The Hub chatted with Cassandra Mellon, CSI, CCPR, Director of Architectural Sales at ROCKWOOL about becoming a Founding Member of the Hub, and the biggest challenges and opportunities she sees for the building industry.
Why is building performance important to ROCKWOOL right now?
The ROCKWOOL Group is the world’s leading manufacturer of stone wool insulation. We offer a full range of high-performing and sustainable insulation products for the construction industry. Stone is inherently durable, and infinitely recyclable, and our intent is to make lasting impact across generations. All of that is right in line with taking action to protect our climate while we simultaneously rebuild from this pandemic.
The past year has shown we need to reimagine urban living so we create more resilient communities that can face the challenges of tomorrow—and buildings are a critical part of that. ROCKWOOL recognizes the powerful role our products can play in the process of reimagining our buildings by improving energy efficiency and fire safety, while creating a healthier indoor climate. Our solutions reduce building energy demand by improving building envelopes, which has the double benefit of facilitating the decarbonization of the energy supply and providing extra flexibility for the grid. In addition, lowering demand for heating and cooling makes it easier to have on-site renewables that cover building demand. Furthermore, saving energy, even when that energy is renewable, reduces the overall energy system capacity needs, thereby making the transition to renewable energy even more affordable, which is essential for a socially just transition.
In the DC area, ROCKWOOL has been a part of a number of notable and award-winning projects that show what is possible in terms of building performance. For example, we were part of the building envelope project led by SmithGroup for the DC Water headquarters. We also worked with Hickok Cole Architects on the American Geophysical Union project, proving that a historic renovation can achieve net zero energy use. In Silver Spring, we did insulation for the Unisphere, which was the largest commercial net zero building in the U.S.
In addition, as a company, we are working to decarbonize our business and value chain. We have prioritized our sustainability efforts, and just recently committed to verified and approved Science Based Targets initiative (SBTi). These targets will reduce our lifecycle greenhouse gas emissions by one-third in 2034.
What role do you see the Hub playing in improving DC building performance?
We’ve worked with the Building Energy Exchange in New York City and have seen how that has provided a nucleus for community stakeholders. It’s driving building performance education there, and we are hopeful the Hub will replicate that for DC.
By providing resources and opportunities to connect and collaborate across sectors, the Hub is well-positioned to be a leader in shaping the future of DC’s built environment. Showcasing best practices and solutions will help drive innovative local collaborations and produce new opportunities.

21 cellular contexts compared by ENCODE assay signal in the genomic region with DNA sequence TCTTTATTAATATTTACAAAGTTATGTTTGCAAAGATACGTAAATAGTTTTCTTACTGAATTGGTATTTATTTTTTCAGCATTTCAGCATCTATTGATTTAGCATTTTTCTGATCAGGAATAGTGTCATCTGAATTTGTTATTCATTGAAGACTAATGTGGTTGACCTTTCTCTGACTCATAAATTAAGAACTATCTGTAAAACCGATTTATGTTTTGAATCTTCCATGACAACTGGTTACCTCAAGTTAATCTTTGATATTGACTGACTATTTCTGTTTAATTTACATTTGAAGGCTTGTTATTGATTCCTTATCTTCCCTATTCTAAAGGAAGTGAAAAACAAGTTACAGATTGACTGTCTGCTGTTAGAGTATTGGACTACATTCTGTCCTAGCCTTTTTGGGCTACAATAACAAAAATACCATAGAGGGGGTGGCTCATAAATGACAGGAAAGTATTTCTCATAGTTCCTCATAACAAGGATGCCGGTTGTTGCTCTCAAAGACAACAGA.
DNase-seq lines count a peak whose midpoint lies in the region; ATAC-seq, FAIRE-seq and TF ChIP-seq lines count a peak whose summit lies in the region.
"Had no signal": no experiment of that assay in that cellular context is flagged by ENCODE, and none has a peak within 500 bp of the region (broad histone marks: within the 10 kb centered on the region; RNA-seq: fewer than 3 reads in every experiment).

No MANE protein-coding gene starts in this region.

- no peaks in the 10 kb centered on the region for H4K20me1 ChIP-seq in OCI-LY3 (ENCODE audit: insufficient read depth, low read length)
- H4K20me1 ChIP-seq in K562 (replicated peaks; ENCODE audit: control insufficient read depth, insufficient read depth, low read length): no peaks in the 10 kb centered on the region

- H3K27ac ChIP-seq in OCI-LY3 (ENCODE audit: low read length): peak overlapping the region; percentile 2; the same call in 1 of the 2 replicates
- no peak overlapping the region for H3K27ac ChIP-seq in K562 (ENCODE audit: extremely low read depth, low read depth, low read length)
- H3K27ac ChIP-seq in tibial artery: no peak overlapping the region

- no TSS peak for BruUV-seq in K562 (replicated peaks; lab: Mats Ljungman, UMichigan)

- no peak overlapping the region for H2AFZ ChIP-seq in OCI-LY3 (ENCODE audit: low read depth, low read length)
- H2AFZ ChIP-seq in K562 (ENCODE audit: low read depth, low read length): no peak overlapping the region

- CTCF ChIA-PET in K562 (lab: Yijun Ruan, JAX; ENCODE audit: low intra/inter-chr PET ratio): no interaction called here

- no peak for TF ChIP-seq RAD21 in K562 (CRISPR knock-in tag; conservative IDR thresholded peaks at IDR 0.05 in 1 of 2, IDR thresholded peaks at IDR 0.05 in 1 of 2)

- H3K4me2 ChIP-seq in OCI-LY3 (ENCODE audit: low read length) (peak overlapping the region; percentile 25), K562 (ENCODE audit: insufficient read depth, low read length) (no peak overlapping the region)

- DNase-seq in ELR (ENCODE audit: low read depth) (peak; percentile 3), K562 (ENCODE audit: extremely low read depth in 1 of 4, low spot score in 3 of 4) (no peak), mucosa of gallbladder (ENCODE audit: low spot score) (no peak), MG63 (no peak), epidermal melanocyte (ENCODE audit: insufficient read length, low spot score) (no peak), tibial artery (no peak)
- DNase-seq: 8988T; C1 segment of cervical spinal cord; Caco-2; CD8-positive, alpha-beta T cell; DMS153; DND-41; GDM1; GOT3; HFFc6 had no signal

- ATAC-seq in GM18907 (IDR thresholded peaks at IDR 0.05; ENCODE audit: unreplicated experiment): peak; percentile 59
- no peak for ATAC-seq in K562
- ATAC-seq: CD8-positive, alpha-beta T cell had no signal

What are the biggest challenges and opportunities for DC commercial real estate in the next 5 years, and how does building performance fit in?
DC is an incredible market for retrofits. The building stock is prime for it and it’s really only through retrofits that we can address carbon emissions on the scale that is needed. At the same time, we are still building awareness of the importance and value of high-performance buildings, and the challenge is to help more companies see that this is worth investing in. Part of what’s needed is to help owners and the design community focusing on energy efficiency first and to understand how to strategically incorporate that into project timelines and processes to keep everything affordable and timely.
We also need to accelerate efficiency through energy reduction code and policy. A good example of this is New York City’s Climate Mobilization Act, that passed in 2019. The central piece of this legislation was Local Law 97, which set specific emissions limits for large buildings. DC’s Building Energy Performance Standard similarly provides a framework that we can then fill in with education and understanding. Now that the framework is out, industry can provide innovative approaches to how we meet the targets. We just need to help everyone think creatively as this is inherently both an opportunity and a challenge.
What are you most excited about accomplishing in partnership with the Building Innovation Hub?
ROCKWOOL fundamentally shares the Hub’s mission to disseminate information about what’s possible in building performance, and to transform the built environment to be more sustainable and socially beneficial, particularly in the Capital Region. We will be opening our newest manufacturing facility in West Virginia, just 90 minutes from DC. This will include an interactive Brand Experience Center where we will be able to share our solutions directly with interested members of the building industry. We have had this opportunity in Canada, but not in the U.S. This new facility will produce material for the Mid-Atlantic market and Northeast, so people will be able to see exactly what will go into their buildings. This will enable us to share how our products relate to the embodied carbon and circularity conversations within the built environment. We want industry to understand how these products can fulfill the needs of more sustainable buildings, and can therefore contribute to more resilient communities in the decades ahead. We think DC can become a model for other cities, demonstrating how the business community can rise to meet the challenges we face with solutions that are practical, affordable, and ultimately produce better buildings that will withstand whatever lies ahead.